Helios

Helios is an Android application which supports the practice of Liber Resh vel Helios. It is currently (July 2020) open for public beta testing. It requires Android version 8 (Oreo) or higher. The application is offered free of charge and without ads as a gift to the Thelemic community.

How to use Helios

Helios provides the times and directions of the sun events important to practicing Liber Resh: sunrise, noon, sunset, and midnight. It is divided into three screens: main, text, and compass.

The main screen

The main screen displays the times at which sunrise, noon, sunset, and midnight occur. These are called sun events. The first sun event listed is the most recent event that occurred; the others are upcoming events -- typically four, covering one full cycle of events. One of the first two sun events will be shown in bold; it's the second one in the screenshot. This indicates which sun event is closest to the current time. This is intended to help with doing "catch-up Resh" when (for example) you do noon Resh some time after the exact time of noon.

The type of each sun event (sunrise, noon, sunset, or midnight) is indicated by a color code and an icon. The icon is a sketch of where the sun is relative to the horizon, and for sunrise and sunset, which direction it is moving. The colors are gold for sunrise, red for noon, blue for sunset, and green for midnight. These were chosen to correspond with the elemental directions used in Golden Dawn pentagram rituals. That may be a useful mnemonic for some Resh users.

The date and time of each sun event should be accurate to within a minute.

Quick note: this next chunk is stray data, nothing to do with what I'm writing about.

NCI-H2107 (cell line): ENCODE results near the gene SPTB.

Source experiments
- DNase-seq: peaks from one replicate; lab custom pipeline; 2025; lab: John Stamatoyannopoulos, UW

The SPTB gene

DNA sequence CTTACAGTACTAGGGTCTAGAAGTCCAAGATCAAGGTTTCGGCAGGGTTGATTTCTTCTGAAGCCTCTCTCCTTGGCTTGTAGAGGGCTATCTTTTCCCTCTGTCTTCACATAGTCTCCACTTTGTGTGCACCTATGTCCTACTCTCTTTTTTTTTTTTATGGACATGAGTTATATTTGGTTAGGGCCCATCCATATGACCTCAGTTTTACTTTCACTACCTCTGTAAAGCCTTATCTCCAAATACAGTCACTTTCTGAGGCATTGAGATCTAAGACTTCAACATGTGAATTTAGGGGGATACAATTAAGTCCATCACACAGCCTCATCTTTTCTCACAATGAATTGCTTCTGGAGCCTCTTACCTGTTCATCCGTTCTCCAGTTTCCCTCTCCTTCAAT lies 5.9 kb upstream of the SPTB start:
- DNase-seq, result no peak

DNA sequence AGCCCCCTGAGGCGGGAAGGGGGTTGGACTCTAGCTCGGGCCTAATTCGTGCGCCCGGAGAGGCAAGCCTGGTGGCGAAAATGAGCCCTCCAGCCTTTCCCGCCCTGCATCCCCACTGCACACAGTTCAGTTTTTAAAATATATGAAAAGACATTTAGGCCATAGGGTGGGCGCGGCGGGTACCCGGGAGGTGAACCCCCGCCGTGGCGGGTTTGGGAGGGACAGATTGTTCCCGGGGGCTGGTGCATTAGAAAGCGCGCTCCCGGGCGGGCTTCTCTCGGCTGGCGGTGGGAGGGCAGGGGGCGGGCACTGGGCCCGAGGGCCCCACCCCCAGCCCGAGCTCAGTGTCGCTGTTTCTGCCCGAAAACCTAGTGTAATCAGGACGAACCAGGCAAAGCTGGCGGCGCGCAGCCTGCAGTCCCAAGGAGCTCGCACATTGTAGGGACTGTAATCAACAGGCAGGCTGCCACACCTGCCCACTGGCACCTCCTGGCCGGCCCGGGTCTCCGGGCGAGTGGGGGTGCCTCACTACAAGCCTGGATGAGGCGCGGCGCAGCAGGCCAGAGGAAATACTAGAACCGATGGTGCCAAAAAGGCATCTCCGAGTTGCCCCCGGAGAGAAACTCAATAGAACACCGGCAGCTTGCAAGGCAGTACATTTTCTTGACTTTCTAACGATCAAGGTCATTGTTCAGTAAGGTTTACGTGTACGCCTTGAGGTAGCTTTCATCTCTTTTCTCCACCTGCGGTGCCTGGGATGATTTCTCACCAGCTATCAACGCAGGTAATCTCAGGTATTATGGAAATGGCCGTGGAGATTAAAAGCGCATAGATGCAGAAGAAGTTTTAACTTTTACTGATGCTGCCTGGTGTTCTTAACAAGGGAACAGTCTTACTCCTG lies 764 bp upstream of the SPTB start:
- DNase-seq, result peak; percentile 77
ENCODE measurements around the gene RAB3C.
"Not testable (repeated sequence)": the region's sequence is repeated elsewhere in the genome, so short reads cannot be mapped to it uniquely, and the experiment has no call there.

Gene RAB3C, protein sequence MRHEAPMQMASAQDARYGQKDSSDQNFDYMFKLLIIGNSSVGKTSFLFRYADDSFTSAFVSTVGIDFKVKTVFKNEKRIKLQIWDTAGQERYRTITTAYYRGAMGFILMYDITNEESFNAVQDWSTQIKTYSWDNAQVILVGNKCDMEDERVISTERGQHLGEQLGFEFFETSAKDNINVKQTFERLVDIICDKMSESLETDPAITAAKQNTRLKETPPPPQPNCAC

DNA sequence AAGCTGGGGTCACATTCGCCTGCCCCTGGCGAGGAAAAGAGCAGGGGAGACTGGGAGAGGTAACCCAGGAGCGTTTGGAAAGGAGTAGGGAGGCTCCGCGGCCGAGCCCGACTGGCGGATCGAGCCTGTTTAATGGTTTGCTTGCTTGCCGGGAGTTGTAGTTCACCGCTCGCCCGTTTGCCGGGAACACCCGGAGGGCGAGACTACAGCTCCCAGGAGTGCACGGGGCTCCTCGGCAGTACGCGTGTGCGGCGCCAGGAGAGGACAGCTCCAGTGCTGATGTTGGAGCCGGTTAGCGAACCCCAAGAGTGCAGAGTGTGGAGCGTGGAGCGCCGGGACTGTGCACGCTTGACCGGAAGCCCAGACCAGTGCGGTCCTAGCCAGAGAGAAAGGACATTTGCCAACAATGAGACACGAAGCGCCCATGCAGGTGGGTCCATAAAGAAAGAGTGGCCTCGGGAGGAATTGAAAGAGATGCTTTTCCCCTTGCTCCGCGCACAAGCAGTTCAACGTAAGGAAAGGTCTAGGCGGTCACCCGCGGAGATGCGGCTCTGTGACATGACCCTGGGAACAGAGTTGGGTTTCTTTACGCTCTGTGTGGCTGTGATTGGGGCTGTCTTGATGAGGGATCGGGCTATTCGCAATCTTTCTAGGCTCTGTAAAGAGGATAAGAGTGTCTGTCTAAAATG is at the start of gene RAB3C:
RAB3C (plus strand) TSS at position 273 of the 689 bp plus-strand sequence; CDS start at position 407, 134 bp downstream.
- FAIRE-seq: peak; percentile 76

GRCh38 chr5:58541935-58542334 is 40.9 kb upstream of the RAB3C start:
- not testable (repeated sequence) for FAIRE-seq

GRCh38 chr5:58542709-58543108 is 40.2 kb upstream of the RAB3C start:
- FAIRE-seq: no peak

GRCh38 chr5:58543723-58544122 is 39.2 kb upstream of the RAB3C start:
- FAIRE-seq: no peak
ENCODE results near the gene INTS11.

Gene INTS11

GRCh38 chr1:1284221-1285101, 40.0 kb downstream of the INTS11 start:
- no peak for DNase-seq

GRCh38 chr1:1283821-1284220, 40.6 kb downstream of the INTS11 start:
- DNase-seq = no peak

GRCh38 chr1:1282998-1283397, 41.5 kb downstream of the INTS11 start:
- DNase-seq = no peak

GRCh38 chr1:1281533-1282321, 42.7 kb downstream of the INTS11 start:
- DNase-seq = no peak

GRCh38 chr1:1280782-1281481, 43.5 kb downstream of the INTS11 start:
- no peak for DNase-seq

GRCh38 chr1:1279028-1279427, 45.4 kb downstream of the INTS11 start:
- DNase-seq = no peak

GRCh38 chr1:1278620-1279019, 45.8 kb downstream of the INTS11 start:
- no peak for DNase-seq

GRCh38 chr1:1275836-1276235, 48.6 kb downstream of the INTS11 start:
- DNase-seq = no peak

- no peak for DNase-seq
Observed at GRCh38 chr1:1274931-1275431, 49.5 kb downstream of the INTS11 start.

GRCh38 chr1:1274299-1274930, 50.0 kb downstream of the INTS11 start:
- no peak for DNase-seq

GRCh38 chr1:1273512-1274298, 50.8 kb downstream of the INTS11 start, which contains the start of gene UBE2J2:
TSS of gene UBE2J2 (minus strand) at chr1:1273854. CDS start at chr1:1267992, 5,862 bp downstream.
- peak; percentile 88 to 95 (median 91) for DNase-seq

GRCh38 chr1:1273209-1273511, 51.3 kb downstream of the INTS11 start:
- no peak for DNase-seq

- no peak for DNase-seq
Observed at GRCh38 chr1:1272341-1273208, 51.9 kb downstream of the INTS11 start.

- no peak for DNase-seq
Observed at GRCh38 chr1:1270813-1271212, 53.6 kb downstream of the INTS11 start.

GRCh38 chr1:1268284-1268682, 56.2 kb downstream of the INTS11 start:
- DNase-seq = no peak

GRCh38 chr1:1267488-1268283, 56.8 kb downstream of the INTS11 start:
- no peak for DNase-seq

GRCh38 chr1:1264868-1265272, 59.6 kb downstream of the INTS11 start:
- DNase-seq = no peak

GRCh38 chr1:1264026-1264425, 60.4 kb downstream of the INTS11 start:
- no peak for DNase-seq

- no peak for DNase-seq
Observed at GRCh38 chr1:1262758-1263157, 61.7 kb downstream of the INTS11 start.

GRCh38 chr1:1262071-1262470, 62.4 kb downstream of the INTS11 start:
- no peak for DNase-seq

Controls

  • Touching one of the sun events opens the text screen, with the appropriate sun event selected.
  • Touching the arrow icon in the header opens the compass screen.
  • Swiping down on the sun events list triggers an immediate refresh. Automatic refreshes happen every minute, so this should seldom be necessary.
  • The overflow icon (three dots) in the header provides access to these menu options:
    • Refresh: Another way to trigger an immediate refresh.
    • Text: Another way to open the text screen. This will show the text for sunrise by default, but the others can then be selected (see the text screen section below).
    • Help: Opens your device's web browser to this page.

The text screen

The text screen displays the ritual text for sunrise, noon, sunset, or midnight. There are two major sections of the ritual, and Liber Resh is a bit inconsistent in naming them. For convenience, I will call them the "invocation" and the "adoration".

The invocation (above the horizontal line) is exactly as given in Liber Resh. The portions of the invocation which are different for each sun event are shown in bold to aid in memorization and reference.